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The chronicle of Kipp's Washoku Project. Here you'll find posts about Japanese food and vulture.

Supearibu No Nikomi: Braised Spare Ribs

Who doesn't love a plate of tender ribs? The type where the meat is practically falling off the bone and the delicious sweet sauce is sticking to your fingers. I came across this recipe while looking for some exciting Japanese meals to try for the holidays, and it caught my attention right away. I had never made ribs before, but I was undeterred and ran right over to the store to buy some. 

Usually the preferred method of cooking ribs is on the grill or in the oven, but this recipe did things a little different. Most Japanese kitchens are much smaller than those of the west. I often get annoyed if my new rental has only six feet of counters and no dishwasher (what is this, the stone age?), but for an average apartment in Japan that would be quite the luxury. A small counter, a large sink, a tiny refrigerator and a stove top is what you'll usually find. Not only does this not include a dishwasher (which I've been living without for a few months now and am practically crying myself to sleep over), but you might have spotted another absent item, one that is far more essential than a dishwasher. That's right, there usually isn't any oven.

You might be wondering how one ever survives without an oven. Simple, most Japanese recipes are made on the stove, or can be achieved in a convection microwave. It's no coincidence that Japan is where the bread machine was born. Thus, this spare rib recipe involves boiling the ribs in a broth made from dashi, soy sauce, mirin, and brown sugar. Leaving it to reduce down on the stove for about an hour and a half gives it a perfect tenderness and flavor that you'll want to eat everyday.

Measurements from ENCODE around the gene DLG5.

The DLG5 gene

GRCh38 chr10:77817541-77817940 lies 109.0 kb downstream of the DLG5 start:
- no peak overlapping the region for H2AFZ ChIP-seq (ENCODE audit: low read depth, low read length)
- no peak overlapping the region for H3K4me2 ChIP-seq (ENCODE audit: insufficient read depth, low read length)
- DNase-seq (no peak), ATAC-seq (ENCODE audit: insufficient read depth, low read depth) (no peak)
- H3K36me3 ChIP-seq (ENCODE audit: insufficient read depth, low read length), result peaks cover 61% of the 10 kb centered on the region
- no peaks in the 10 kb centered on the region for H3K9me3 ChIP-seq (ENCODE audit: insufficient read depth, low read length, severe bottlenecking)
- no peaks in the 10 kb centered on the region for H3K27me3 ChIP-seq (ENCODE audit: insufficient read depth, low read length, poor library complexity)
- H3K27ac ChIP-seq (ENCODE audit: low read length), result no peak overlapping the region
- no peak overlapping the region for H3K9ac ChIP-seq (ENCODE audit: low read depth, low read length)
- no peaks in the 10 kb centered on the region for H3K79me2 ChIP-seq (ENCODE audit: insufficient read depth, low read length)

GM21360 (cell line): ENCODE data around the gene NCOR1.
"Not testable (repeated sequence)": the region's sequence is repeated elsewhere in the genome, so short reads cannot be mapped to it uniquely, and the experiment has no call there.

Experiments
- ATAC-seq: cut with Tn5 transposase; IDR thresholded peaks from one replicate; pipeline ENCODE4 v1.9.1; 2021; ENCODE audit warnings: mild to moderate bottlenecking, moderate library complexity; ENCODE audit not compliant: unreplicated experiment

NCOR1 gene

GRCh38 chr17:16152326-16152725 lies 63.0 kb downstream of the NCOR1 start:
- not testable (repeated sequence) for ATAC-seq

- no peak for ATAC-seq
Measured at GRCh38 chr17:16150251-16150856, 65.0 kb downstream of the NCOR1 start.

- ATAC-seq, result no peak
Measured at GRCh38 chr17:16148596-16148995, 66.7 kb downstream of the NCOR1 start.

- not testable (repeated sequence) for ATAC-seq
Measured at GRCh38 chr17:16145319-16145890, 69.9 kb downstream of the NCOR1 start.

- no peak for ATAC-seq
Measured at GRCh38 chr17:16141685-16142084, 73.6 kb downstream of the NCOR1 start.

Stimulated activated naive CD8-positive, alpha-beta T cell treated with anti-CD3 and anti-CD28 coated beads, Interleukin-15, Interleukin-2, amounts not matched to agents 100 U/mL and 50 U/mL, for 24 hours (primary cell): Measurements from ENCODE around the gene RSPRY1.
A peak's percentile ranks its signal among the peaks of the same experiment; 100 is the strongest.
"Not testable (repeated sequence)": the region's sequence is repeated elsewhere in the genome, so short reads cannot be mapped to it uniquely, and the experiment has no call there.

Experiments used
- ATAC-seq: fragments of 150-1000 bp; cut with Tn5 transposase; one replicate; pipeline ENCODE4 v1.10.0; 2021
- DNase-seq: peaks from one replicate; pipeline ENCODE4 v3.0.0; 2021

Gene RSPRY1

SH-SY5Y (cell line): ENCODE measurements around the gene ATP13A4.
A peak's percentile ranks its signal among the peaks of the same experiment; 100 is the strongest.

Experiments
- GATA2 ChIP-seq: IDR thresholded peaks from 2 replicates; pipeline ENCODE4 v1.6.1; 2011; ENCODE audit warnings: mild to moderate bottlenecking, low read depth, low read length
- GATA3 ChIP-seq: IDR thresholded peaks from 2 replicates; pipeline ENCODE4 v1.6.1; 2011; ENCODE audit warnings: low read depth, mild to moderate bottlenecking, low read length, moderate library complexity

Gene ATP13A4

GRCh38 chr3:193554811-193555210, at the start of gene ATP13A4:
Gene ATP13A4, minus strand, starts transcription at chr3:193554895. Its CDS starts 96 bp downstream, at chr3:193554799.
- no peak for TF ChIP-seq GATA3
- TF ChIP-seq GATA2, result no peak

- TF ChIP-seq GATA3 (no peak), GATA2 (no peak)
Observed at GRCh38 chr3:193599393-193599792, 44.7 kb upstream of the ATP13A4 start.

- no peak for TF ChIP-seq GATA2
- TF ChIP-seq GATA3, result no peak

While making this, one of the first steps is to boil the ribs in water for a few minutes, then drain. This gets some of the excess fat off, which is fantastic and works perfectly. However, plain boiled ribs smell terrible! I was not aware of this and had a few frantic moments of rummaging through he trash to find the package and check the date. Then I had to go and get my sister to make her smell it. Luckily, she's more experienced in this sort of thing and told me not to worry. 

I'm glad she did, because the finished product not only smells amazing, but tastes like the most delicious pork in the world. It's sweet, tangy, juicy, and a garnish of scallions gives it a fresh bite. I served it with white rice, which perfectly complemented the rich meat, add in a fresh green salad and you're set. Plus you'll be licking your fingers to savor every bit of the flavor. 

Christmas is coming, and it happens to be one of those holidays that doesn't have a set menu. It might be difficult to improvise for Thanksgiving, but with Christmas Eve, Christmas Day, and New Years there is plenty of dinners to plan. I highly suggest making one of them Japanese spear ribs, you and your family will be in meaty heaven!

Until Next time, don't for get to lick your fingers!